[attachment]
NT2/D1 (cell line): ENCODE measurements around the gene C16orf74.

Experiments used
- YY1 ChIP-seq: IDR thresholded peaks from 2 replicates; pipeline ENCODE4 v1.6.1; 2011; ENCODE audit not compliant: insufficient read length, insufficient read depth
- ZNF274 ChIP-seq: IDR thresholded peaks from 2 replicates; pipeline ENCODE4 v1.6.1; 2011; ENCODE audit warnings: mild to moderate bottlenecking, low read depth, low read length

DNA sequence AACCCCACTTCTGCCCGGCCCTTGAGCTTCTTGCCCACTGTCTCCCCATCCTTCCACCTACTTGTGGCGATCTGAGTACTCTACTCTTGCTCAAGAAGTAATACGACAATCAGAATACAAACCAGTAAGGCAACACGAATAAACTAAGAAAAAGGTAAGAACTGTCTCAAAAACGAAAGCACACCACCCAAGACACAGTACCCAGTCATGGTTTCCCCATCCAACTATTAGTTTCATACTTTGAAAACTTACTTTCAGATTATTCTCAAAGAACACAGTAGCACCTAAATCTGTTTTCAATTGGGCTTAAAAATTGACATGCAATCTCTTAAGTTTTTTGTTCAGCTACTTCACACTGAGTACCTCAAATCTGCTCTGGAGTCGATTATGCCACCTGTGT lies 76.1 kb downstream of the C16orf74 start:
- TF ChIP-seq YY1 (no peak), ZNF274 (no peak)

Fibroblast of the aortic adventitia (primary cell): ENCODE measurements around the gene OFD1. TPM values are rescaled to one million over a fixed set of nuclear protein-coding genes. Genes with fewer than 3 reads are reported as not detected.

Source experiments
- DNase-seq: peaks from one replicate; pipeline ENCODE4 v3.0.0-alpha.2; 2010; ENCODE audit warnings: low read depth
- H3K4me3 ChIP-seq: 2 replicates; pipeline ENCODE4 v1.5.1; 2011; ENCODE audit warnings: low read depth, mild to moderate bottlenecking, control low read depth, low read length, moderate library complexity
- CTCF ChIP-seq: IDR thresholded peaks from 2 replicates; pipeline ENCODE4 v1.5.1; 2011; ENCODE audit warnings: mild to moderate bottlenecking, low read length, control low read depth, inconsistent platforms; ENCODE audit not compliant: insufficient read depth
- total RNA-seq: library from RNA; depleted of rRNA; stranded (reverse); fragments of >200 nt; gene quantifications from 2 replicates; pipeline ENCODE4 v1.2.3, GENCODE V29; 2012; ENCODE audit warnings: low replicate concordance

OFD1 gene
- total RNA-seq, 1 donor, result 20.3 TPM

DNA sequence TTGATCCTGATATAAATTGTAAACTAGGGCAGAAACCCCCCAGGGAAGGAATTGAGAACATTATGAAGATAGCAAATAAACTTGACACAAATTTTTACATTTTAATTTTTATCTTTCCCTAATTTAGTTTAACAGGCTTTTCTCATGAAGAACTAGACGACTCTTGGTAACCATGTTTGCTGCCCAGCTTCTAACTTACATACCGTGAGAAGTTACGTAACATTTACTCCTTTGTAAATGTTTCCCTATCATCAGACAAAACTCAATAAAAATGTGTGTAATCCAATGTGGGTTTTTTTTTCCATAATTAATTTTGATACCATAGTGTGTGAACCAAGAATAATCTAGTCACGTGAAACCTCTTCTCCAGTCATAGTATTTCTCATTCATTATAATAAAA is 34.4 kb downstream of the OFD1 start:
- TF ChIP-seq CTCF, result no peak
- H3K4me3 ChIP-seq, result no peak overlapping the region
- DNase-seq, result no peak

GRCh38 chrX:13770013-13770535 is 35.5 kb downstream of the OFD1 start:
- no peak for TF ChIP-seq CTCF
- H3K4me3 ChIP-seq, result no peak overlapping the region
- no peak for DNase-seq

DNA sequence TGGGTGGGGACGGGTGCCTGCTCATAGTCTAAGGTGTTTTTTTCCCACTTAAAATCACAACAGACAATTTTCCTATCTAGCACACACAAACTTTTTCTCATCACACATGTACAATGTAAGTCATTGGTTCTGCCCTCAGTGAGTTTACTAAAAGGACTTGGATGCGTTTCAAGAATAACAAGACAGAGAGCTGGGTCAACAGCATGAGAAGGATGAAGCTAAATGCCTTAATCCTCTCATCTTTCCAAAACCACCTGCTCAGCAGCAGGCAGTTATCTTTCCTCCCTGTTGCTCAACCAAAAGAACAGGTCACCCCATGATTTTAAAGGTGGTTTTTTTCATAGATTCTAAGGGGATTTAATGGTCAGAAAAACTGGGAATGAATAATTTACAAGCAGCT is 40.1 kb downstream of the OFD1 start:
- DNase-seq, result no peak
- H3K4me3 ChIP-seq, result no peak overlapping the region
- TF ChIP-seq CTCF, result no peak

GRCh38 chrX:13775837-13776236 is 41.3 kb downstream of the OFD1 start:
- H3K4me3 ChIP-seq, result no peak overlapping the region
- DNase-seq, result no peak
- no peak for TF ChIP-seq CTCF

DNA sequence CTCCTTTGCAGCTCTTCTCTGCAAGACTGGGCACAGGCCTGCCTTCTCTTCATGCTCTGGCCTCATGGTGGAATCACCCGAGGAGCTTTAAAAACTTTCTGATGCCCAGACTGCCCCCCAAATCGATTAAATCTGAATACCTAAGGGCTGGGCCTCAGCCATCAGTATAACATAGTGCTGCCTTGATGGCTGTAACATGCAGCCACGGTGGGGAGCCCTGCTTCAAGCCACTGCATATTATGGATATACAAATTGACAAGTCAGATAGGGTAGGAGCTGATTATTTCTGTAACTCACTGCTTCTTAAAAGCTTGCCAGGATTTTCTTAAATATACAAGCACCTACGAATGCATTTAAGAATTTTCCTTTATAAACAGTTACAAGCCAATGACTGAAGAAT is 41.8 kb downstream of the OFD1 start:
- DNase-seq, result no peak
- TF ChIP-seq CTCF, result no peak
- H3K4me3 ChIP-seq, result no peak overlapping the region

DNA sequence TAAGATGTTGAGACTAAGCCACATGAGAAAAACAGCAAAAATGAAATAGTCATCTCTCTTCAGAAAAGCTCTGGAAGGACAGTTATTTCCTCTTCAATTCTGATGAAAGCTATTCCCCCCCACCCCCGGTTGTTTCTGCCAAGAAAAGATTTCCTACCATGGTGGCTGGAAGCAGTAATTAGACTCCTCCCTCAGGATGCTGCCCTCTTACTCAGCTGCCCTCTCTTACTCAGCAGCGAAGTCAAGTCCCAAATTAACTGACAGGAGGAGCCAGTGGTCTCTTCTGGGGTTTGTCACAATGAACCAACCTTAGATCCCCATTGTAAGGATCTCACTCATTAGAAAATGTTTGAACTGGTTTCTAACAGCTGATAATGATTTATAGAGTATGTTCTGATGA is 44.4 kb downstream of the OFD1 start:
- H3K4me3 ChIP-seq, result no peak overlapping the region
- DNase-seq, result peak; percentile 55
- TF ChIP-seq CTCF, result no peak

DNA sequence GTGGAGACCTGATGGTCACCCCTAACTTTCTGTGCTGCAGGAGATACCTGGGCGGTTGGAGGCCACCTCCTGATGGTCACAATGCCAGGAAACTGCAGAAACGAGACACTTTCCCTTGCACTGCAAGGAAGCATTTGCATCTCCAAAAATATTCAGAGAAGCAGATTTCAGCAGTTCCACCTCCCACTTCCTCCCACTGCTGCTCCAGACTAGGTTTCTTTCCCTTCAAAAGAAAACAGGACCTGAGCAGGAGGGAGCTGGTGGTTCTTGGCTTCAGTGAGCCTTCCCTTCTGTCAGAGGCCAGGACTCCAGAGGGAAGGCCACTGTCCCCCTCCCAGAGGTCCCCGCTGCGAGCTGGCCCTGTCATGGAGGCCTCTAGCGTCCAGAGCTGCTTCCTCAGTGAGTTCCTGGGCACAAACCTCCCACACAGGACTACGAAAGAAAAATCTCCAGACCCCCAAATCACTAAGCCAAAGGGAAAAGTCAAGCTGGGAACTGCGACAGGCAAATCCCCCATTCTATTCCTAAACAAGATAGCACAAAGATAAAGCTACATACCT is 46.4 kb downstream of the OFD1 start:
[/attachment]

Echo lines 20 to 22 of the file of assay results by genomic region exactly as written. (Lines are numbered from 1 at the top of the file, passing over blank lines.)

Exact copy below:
- no peak for TF ChIP-seq CTCF
- H3K4me3 ChIP-seq, result no peak overlapping the region
- no peak for DNase-seq